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NYC Marathon: Running with Juan

Posted Monday, November 02, 2009 by Perry King
Guiding a Brave Runner to the Finish at NYC Marathon

I got a chance to experience the NYC Marathon for the first time in a great way by serving as an Achilles Track Club guide to a Colombian soldier, Juan de Jesus Loaiza Delgado, who as a landmine victim was running on 2/3 of a right leg, and he had only 7 full fingers. What he did have though was a huge amount of courage and determination during a painful 6 hours and 26 minutes on the trek through the five boroughs.

When I was assigned as a guide volunteer to run with Juan a month ago, I had thought he was equipped with a high-tech Cheetah spring to run on, a device that can allow runners to go very fast as I well know from having run next to some of the athletes in Central Park. Juan though is a poor Colombian former Army captain (but with a big and loud family-and-friends greeting party in Central Park) who was running on a regular sleeve and foot\shoe device that is certainly not meant for running marathons. He had noted on his application form an expected time in the 3:30-4:00 range, but that was based on having run a half-marathon under warmer condtions in his hometown of Bogota, Columbia. The NYC Marathon was much longer and gustily colder, and we spent more than hour sitting during a dozen stops that were required for him to remove the prosthetic leg for massages of the right leg muscles and to do a rudimentary taping of the skin that was constantly being rubbed raw by the plastic\rubber sleeve.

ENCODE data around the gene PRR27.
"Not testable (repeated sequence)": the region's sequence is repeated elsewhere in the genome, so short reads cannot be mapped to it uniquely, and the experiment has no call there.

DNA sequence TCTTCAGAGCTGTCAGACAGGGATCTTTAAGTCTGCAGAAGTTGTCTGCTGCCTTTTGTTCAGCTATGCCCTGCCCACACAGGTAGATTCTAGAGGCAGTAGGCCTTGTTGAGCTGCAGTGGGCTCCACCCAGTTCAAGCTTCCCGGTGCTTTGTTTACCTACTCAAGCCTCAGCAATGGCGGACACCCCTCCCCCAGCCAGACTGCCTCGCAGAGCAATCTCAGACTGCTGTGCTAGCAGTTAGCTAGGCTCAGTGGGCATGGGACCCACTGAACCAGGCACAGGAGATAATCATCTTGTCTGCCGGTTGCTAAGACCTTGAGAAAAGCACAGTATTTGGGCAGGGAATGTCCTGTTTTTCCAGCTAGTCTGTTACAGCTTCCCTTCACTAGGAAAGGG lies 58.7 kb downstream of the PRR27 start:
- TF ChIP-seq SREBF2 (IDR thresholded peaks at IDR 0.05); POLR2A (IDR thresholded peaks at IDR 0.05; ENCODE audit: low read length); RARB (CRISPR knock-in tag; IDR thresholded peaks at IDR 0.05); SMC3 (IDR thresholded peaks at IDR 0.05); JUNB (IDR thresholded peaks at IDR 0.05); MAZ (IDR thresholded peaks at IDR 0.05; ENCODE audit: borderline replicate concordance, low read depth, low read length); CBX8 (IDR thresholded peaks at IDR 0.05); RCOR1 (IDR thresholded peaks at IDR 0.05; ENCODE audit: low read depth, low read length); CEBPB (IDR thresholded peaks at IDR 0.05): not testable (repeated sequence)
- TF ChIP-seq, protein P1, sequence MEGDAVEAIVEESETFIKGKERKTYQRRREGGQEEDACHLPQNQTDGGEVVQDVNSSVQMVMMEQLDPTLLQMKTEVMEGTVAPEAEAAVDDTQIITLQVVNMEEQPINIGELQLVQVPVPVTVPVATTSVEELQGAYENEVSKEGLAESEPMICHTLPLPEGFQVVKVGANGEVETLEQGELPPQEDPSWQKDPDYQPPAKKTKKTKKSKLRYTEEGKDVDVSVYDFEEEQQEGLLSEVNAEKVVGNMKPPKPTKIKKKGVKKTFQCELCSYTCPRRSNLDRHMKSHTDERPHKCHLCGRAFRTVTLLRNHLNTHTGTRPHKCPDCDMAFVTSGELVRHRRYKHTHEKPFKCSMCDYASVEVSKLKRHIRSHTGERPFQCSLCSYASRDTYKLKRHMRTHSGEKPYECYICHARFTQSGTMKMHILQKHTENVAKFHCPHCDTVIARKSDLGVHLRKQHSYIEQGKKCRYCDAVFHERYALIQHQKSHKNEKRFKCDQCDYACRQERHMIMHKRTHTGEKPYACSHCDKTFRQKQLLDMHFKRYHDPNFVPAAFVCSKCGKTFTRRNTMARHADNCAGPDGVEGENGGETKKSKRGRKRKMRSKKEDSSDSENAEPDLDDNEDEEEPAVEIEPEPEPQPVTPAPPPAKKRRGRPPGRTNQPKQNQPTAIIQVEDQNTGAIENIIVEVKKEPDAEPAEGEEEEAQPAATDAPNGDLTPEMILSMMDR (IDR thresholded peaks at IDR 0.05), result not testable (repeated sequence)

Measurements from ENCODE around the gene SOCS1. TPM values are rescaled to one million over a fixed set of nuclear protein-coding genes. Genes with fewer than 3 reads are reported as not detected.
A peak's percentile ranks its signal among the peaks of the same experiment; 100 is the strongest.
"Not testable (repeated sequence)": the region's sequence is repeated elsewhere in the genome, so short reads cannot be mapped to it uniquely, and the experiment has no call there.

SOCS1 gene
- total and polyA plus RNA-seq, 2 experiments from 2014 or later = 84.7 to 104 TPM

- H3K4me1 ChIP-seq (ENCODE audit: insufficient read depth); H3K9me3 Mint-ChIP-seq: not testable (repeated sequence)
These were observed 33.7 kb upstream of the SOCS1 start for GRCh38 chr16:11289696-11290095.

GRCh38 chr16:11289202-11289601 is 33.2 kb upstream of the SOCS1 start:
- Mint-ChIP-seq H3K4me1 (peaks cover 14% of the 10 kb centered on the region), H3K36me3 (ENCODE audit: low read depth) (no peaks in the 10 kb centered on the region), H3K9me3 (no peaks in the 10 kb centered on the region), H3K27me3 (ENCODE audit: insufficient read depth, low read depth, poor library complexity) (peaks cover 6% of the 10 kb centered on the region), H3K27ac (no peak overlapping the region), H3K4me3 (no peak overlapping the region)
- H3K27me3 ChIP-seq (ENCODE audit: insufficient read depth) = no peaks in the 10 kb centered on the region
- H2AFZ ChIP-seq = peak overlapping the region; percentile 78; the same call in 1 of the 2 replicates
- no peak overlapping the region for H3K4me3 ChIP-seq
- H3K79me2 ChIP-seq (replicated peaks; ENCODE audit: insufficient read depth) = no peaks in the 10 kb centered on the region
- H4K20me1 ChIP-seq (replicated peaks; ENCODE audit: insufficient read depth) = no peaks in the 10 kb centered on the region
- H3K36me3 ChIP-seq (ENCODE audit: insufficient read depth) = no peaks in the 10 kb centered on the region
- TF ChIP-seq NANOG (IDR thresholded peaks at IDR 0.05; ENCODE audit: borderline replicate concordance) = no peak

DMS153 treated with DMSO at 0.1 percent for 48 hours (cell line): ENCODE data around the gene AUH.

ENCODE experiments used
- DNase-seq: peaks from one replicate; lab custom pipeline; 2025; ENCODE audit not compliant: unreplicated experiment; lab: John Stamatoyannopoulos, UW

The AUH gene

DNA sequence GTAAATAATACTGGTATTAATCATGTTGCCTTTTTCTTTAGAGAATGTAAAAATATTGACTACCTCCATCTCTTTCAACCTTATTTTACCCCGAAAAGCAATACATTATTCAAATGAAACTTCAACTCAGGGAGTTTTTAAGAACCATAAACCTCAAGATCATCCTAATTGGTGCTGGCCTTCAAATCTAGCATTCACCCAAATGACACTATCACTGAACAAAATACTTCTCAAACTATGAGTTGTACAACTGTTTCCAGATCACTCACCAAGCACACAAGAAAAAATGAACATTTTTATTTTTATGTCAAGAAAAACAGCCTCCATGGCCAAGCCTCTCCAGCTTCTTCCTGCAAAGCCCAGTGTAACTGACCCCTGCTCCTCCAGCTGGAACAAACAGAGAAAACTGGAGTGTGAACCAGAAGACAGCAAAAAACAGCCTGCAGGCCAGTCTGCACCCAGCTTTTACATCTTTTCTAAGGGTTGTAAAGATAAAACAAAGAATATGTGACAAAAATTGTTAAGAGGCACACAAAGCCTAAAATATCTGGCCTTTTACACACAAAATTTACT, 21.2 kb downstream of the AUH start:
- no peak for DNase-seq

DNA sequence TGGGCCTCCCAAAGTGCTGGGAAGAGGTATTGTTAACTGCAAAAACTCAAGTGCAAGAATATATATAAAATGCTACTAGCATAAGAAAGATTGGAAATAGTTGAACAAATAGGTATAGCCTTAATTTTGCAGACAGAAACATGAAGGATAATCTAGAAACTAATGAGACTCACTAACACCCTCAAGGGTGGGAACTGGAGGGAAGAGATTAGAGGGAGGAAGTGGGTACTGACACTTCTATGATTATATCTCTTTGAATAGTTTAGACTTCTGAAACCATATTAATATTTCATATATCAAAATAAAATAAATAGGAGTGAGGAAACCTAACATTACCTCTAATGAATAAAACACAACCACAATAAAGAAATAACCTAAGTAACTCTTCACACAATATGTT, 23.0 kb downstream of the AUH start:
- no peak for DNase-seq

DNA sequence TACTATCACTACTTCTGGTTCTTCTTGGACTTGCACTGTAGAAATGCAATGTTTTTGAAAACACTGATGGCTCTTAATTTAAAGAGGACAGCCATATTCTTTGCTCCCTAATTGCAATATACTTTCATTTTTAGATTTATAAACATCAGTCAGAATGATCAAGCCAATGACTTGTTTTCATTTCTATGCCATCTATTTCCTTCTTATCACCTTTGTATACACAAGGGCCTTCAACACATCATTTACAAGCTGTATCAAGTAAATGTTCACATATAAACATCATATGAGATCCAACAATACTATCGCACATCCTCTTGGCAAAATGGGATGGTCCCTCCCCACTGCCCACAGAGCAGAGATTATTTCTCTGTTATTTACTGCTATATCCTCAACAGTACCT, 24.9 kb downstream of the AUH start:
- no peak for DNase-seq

But after 26.2 miles of running, walking, and resting; him snapping pictures of NYC from the bridges and me taking a lot of DFXC-style pix of him finishing; constant cheers for "Achilles" and "Colombia" throughout the distance and especially from the Latino neighborhoods and runners; too many Gatorades and too little language comprehension; we enjoyed a magical dash to the finish in front of the Central Park South and West crowds, including some of his and my family members.

Where the NYC Marathon will rank to Juan among his many achievements, I'm not completely sure. He and a group of fellow Colombian army amputees scaled the highest mountain outside of the Himalayas last December, Mount Acancagua in Argentina, and he also has won prizes as a swimmer. But he was clearly captivated by the majesty and pageant of the race and will return home knowing that he has achieved another great feat that even runners with two whole legs find daunting. I expect to be reading of more big achievements about Juan on the web in the future.

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